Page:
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Review: Scherzo Diabolico is an Overture in Tension

Scherzo Diabolico

Scherzo Diabolico, the piano solo by composer Charles-Valentin Alkan, is a fitting title for director Adrián García Bogliano’s latest film. A hybrid of horror, dark humour and very human drama, the film is structured like the complex, difficult piece, or études, that it is named after: starting softly, it grows into an obsessive, violent crescendo.

Aram (Francisco Barreiro) appears to be the most unassuming, deprecated and mediocre man in the world. Barreiro, having featured in We Are What We Are (2013) and Bogliano’s own supernatural-cum-grindhouse turn Here Comes the Devil (2012), is no stranger to modern horror. In Scherzo Diabolico, his small frame and impassive appraisal of the people around him–always taking, using and manipulating him–brings a quiet calmness to the role. An accountant in a small and struggling firm, Aram is consistently passed over for promotion while graciously, and ingeniously, solving (potentially illegal) financial issues that could topple the company. This causes him to stay at work well into the evening, resulting in him being belittled and ignored by his wife, as well as distancing him from his small son, who finds solace in comic book superheroes as opposed to looking up to his father.

The stillness of the first two acts beautifully builds as Aram patiently plans his vengeance. Though his painstaking manipulation of the people around him sets him on the fast track to success, his dark desires come back to not only haunt him, but unravel the intricate web he has woven. Kidnapping a school girl (Daniela Soto Vell), Aram subjects her to isolation and psycho-sexual torture, while simultaneously surrendering to his sexual fantasies with a prostitute and young co-worker. We eventually learn the reasoning for the kidnapping, but this does not take away from the effective scenes in which the girl is abused by Aram. Aram, and by extension the audience, does not account for the girl’s resilient nature and, subsequently, her ultimate retribution.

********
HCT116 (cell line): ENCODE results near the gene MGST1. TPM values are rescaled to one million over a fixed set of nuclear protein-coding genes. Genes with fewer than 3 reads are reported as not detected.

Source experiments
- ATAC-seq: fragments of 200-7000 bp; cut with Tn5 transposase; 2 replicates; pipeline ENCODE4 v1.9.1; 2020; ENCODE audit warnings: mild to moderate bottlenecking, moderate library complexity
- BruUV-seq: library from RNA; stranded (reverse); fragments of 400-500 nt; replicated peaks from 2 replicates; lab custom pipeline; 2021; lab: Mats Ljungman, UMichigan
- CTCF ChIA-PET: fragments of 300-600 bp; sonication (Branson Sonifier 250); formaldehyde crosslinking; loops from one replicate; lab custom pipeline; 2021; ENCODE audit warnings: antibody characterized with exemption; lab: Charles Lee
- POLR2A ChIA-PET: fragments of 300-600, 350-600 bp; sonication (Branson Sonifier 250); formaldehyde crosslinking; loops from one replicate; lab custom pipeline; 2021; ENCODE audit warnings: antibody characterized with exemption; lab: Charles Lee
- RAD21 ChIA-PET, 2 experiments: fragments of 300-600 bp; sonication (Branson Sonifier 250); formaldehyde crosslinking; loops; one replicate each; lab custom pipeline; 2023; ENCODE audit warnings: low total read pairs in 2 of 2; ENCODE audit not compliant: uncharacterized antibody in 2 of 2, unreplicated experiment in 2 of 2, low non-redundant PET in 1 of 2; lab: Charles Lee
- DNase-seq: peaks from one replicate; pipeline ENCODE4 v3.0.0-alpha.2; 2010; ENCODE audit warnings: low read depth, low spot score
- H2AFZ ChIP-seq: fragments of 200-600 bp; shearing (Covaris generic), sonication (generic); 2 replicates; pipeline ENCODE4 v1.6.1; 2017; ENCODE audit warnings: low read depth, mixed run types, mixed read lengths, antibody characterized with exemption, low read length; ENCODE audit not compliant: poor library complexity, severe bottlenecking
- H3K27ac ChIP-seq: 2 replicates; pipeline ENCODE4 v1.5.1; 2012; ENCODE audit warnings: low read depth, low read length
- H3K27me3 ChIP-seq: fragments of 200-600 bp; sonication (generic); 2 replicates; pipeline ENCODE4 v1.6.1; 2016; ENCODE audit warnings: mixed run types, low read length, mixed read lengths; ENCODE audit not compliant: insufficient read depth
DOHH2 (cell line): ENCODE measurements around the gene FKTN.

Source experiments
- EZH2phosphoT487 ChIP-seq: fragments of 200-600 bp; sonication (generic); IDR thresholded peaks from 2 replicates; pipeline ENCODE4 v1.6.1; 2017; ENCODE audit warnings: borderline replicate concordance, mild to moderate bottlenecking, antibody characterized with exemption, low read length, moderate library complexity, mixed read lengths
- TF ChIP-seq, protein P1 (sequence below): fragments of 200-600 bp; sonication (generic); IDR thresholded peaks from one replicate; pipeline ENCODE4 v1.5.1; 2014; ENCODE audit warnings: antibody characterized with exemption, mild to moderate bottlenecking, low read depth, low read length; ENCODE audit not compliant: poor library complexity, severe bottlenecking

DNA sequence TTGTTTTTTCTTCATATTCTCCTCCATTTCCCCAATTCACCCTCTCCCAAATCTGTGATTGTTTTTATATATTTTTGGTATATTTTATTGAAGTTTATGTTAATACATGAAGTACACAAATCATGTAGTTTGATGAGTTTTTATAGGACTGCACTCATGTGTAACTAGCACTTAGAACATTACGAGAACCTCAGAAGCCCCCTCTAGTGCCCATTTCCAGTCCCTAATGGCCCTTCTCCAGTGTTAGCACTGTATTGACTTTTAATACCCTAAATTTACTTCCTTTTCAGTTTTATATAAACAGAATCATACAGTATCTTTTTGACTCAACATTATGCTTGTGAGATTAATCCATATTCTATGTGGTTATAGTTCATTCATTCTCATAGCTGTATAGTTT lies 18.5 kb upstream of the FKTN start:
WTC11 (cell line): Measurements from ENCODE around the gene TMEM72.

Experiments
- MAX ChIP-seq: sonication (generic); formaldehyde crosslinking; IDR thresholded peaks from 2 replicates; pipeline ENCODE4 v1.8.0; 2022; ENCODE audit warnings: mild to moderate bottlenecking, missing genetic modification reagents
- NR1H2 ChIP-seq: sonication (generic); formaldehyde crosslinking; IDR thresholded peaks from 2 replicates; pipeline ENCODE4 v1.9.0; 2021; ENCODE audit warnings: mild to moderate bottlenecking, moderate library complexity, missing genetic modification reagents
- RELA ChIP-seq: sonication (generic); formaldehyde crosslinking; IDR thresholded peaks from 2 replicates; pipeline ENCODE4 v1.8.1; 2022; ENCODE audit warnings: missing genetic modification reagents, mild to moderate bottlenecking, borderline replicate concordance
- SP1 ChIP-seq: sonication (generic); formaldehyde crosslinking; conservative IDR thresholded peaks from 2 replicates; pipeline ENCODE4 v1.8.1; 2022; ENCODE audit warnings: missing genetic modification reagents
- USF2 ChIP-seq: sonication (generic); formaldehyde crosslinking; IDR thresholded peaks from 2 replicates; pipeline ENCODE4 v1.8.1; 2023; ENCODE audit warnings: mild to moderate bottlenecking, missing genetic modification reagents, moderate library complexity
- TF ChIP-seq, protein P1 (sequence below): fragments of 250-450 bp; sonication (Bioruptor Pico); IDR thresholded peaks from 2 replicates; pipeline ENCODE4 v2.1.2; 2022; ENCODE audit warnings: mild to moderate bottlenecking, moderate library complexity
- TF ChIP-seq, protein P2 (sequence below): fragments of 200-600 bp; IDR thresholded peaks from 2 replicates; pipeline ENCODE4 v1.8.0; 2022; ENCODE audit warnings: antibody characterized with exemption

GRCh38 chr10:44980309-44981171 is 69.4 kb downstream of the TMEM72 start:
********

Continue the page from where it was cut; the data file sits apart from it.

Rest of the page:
Bookended by stunning shots filmed via an aerial drone, the film is unapologetically cinematic. Scherzo Diabolico has relatively little dialogue, rejecting verbosity in favour of the visceral. Each scene resonates with measured tension until the sudden and shocking violence that permeates the third act, which explores Bogliano’s recurring interest in the relationship between women and violence, as both victims and aggressors, via a standout turn from Soto Vell. Every single cast member is strong and subtle references in the limited but clever dialogue ensures that even minor roles provide glimpses of nuanced, fleshed out characters in a very human story.

Peppered with Bogliano’s recurring macabre humour, the film is reminiscent of the darkly comic and character driven work of the Coen brothers. The understated performances of the lead characters, along with the formal punctuation of graphic violence, are also a nod to recent dark and vehement Korean thrillers. This fusion of flavours creates a distinct, dark tone that perfectly complements the bloodshed. Bogliano, who brought us Here Comes the DevilLate Phases (2014), Penumbra (2011) and one of the standout segments in horror anthology The ABCs of Death (2012), continues his fascinating exploration of violence and vengeance with Scherzo Diabolico, which is a classical study in tension. It will be available on DVD May 3, 2016.

WICKED RATING: 7/10  [usr 7]

Director(s): Adrián García Bogliano
Writer(s): Adrián García Bogliano
Stars: Francisco Barreiro, Daniela Soto Vell, Jorge Molina, Milena Pezzi, Vita Vargas
Release: May 3, 2016
Studio / Production Co: Dark Sky Films
Language: Spanish, with English subtitles
Length: 131 mins
Sub-Genre: Thriller

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